Author: Brittany Chan
Imagine this scenario: You’re driving to meet a friend for lunch in the middle of your busy day. Suddenly, you hear your phone beep from inside your pocket. Traffic is fairly slow, so you dig your phone out. It’s a text from your friend: "Where r u?" You look up at the road; the vehicle in front of you is still a few car lengths ahead. "Coming," you type, stopping to glance up every few seconds. You send the message, drop the phone in your lap, and continue safely on your way.
Except some people aren’t so lucky. They look up, mid-"LOL," to see a pedestrian's panicked eyes right before he hits the windshield. Or hear the frightened screams of the other passengers as the car careens over the median into opposing traffic.
We love technology. We love being connected, we love our smart phones, our emails, our instant communications. It’s easy to think that one text sent on the way to work is relatively harmless and can even save time in our hectic schedules. But texting and driving has become a major public safety issue, and has resulted in many tragic deaths and senseless injuries. Not surprisingly, teens are the most common victims.
Here are a couple unsettling statistics from The National Safety Council (taken from the Cell Phone Crash Estimate Fact Sheet):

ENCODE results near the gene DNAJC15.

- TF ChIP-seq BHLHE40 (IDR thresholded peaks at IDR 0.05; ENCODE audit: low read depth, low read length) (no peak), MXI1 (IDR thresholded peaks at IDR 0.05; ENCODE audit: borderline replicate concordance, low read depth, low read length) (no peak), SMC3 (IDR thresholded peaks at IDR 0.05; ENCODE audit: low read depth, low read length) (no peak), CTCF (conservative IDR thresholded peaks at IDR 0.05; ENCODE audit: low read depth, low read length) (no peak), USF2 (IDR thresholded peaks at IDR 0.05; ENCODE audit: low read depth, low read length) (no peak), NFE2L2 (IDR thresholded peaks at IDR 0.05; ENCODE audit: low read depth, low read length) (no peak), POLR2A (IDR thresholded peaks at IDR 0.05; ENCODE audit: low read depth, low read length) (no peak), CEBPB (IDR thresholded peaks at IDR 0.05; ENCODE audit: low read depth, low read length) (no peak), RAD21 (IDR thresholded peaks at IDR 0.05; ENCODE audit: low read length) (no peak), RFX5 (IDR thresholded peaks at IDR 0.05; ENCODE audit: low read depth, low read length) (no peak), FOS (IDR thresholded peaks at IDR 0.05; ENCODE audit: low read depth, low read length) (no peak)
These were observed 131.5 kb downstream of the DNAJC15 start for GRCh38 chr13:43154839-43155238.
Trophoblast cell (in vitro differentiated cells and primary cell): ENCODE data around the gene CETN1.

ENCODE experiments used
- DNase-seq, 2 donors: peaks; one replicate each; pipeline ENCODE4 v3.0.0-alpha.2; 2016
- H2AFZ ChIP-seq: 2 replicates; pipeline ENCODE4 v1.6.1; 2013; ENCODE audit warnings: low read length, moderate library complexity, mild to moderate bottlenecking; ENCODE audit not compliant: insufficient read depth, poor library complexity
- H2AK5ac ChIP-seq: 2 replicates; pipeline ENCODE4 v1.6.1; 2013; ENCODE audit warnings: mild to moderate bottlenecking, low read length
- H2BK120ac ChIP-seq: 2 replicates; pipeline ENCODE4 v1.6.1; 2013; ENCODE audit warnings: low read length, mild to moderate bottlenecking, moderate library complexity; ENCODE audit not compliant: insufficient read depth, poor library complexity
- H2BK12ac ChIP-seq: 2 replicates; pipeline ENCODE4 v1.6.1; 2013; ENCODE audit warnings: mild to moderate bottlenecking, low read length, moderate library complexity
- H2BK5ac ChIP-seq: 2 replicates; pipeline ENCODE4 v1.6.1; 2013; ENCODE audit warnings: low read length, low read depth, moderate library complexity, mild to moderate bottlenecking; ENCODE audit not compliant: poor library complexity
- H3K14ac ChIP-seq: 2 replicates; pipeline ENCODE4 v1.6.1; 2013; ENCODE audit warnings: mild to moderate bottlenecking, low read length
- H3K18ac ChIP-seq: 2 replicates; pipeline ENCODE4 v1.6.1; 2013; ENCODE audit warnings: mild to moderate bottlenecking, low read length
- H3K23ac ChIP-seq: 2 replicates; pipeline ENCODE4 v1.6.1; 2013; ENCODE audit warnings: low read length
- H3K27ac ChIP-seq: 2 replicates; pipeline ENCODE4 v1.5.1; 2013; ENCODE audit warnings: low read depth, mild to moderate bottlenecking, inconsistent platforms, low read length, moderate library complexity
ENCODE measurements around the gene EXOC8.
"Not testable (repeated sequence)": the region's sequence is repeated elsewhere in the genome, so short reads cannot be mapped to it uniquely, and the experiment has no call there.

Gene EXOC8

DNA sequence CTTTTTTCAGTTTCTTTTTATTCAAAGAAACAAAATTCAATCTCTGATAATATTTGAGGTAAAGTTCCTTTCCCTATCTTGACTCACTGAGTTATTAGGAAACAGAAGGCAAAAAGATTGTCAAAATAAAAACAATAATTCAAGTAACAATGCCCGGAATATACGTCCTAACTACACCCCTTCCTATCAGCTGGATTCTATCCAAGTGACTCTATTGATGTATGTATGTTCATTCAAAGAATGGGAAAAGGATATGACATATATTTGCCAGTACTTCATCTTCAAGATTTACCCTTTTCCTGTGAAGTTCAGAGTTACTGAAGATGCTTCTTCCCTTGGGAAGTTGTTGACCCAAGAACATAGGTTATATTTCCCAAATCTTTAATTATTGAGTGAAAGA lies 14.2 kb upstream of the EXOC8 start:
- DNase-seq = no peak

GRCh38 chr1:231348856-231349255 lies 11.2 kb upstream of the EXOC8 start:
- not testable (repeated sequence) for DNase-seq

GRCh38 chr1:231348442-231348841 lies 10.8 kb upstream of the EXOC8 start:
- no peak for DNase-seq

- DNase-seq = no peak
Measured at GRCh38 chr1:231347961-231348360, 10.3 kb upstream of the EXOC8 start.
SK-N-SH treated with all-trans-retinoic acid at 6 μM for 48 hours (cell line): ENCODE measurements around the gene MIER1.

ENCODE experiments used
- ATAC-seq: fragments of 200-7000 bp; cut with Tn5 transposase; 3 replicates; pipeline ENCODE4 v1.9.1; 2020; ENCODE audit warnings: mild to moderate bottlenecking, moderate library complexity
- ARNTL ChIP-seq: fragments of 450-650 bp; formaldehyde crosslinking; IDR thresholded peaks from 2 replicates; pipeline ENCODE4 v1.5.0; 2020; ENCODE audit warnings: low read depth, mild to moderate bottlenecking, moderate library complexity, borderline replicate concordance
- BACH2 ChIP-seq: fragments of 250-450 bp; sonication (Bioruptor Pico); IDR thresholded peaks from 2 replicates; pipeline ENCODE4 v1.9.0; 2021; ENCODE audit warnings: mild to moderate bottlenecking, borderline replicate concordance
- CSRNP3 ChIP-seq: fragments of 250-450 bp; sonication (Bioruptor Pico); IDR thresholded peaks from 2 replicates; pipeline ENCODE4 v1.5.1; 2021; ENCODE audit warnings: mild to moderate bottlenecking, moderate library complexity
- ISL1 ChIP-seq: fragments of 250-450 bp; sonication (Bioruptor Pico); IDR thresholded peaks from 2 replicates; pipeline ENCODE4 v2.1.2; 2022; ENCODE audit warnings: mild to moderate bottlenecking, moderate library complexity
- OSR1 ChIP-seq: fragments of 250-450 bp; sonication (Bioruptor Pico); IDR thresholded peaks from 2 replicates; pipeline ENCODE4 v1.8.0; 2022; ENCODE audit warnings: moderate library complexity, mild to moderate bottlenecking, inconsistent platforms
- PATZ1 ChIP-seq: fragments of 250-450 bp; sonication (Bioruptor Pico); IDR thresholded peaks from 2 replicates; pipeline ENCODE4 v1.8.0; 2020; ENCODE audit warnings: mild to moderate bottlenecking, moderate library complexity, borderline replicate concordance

- Texting and other cell-phone use (both handheld and hands-free) contributes to 28% of traffic accidents.
- You are 8 to 23 times more likely to get into a crash if you’re text messaging while driving.
In March 2010, AT&T launched its "It Can Wait" campaign to warn people of the dangers of texting and driving. I recently watched the campaign video, "The Last Text," in which real people speak out about the negative impact that texting-and-driving accidents have had on their lives. From the tearful mother whose daughter died the day before graduation to a young man who lost his ability to walk or speak fluently, this poignant video, posted below, really captures the profound effects of a meaningless text sent at the wrong time.
After seeing the video, researching some of the statistics, and reading the stories of other victims, I made a personal promise to myself to ignore my phone while behind the wheel. I highly encourage you to watch the video and to share it and its message with your loved ones.
About the author:
Brittany Chan is a second-year medical student at the Texas Tech University Health Sciences Center in Lubbock, Texas. She is also a candidate for an MBA in Health Organization Management from the Rawls College of Business at Texas Tech University. Originally from the Houston area, she graduated summa cum laude with degrees in psychology and general studies from Texas Tech University in 2009. In addition to blogging, Brittany enjoys reading, crafts, and spending time with family and friends.
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